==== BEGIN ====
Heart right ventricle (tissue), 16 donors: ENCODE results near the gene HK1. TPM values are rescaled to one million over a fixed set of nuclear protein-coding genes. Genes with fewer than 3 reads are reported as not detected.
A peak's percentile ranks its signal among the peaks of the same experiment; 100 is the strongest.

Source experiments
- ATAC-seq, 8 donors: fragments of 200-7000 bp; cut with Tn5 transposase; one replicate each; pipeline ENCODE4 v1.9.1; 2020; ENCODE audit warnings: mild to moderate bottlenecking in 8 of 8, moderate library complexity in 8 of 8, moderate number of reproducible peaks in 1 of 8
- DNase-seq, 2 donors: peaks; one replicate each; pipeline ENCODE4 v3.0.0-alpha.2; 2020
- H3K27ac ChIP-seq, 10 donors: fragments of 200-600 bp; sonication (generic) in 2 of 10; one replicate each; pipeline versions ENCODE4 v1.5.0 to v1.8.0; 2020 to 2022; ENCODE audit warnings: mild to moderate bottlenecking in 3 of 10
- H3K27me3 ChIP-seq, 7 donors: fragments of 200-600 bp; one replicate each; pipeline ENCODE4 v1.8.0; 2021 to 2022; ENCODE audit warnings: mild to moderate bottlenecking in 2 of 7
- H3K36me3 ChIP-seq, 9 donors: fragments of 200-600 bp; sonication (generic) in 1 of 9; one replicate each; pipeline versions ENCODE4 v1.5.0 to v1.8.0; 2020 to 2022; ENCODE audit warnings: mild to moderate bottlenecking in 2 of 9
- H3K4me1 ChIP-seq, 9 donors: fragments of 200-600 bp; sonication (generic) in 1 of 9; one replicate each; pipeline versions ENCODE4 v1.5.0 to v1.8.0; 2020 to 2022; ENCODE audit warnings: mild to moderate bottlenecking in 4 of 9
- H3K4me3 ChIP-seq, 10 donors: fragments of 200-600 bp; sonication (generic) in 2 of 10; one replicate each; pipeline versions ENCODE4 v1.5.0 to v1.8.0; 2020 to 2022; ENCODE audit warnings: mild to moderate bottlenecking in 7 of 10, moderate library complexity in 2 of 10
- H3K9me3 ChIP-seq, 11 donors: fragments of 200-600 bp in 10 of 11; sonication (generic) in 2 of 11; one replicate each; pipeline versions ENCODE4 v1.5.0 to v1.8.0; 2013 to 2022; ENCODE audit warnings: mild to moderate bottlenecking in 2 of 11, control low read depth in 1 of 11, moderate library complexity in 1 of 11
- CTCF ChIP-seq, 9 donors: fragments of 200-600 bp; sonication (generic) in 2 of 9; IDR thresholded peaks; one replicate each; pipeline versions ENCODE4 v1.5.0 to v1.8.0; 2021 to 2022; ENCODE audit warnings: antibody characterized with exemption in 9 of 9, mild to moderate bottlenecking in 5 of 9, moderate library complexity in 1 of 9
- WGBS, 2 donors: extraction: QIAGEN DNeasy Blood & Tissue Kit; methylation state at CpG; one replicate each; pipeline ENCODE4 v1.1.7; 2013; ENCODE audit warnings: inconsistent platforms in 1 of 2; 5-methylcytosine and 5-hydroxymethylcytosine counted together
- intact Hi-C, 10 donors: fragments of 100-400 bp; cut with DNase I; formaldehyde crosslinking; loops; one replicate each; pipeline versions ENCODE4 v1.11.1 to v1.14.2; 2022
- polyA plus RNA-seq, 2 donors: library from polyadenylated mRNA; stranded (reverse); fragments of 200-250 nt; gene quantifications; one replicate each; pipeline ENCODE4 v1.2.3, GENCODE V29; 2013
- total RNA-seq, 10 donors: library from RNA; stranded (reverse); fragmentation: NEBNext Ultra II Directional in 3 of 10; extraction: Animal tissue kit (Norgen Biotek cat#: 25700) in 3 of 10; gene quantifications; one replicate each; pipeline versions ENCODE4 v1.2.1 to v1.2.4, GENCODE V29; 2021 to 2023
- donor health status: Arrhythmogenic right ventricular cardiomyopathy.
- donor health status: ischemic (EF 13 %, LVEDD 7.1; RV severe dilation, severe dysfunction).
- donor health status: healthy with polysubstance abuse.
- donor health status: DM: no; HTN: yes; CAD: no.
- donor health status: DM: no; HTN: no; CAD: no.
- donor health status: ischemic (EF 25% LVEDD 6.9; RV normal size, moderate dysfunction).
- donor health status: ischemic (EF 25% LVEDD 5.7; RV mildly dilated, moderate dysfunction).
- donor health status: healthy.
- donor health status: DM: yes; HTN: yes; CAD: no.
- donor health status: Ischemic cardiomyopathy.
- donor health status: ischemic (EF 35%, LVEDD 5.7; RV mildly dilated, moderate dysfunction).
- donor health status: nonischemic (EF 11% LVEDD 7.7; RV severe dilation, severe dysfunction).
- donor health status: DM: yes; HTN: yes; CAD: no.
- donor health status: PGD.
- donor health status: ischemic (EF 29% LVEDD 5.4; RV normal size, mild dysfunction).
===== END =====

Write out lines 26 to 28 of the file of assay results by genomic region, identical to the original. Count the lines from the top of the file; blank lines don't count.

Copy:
- donor health status: Ischemic cardiomyopathy.
- donor health status: ischemic (EF 35%, LVEDD 5.7; RV mildly dilated, moderate dysfunction).
- donor health status: nonischemic (EF 11% LVEDD 7.7; RV severe dilation, severe dysfunction).